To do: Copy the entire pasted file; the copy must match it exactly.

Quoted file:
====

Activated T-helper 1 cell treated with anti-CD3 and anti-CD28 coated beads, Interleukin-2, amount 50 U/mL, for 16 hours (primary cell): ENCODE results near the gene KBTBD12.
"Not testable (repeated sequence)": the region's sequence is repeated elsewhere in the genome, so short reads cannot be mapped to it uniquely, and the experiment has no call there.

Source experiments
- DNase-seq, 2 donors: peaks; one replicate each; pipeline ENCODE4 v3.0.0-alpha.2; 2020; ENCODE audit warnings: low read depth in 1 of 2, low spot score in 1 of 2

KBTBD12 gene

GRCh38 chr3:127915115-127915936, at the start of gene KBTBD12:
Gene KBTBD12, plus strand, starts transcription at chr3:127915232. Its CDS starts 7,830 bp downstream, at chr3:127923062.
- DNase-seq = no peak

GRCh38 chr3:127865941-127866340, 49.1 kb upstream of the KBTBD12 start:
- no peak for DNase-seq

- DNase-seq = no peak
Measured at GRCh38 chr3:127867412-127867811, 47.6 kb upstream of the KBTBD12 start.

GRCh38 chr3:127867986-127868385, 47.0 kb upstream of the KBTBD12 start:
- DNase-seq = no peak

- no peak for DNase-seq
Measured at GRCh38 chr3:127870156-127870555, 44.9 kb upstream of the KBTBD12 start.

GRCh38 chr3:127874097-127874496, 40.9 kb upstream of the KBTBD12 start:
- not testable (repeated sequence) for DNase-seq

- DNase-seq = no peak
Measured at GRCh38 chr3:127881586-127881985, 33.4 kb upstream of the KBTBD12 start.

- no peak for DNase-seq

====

Activated T-helper 1 cell treated with anti-CD3 and anti-CD28 coated beads, Interleukin-2, amount 50 U/mL, for 16 hours (primary cell): ENCODE results near the gene KBTBD12.
"Not testable (repeated sequence)": the region's sequence is repeated elsewhere in the genome, so short reads cannot be mapped to it uniquely, and the experiment has no call there.

Source experiments
- DNase-seq, 2 donors: peaks; one replicate each; pipeline ENCODE4 v3.0.0-alpha.2; 2020; ENCODE audit warnings: low read depth in 1 of 2, low spot score in 1 of 2

KBTBD12 gene

GRCh38 chr3:127915115-127915936, at the start of gene KBTBD12:
Gene KBTBD12, plus strand, starts transcription at chr3:127915232. Its CDS starts 7,830 bp downstream, at chr3:127923062.
- DNase-seq = no peak

GRCh38 chr3:127865941-127866340, 49.1 kb upstream of the KBTBD12 start:
- no peak for DNase-seq

- DNase-seq = no peak
Measured at GRCh38 chr3:127867412-127867811, 47.6 kb upstream of the KBTBD12 start.

GRCh38 chr3:127867986-127868385, 47.0 kb upstream of the KBTBD12 start:
- DNase-seq = no peak

- no peak for DNase-seq
Measured at GRCh38 chr3:127870156-127870555, 44.9 kb upstream of the KBTBD12 start.

GRCh38 chr3:127874097-127874496, 40.9 kb upstream of the KBTBD12 start:
- not testable (repeated sequence) for DNase-seq

- DNase-seq = no peak
Measured at GRCh38 chr3:127881586-127881985, 33.4 kb upstream of the KBTBD12 start.

- no peak for DNase-seq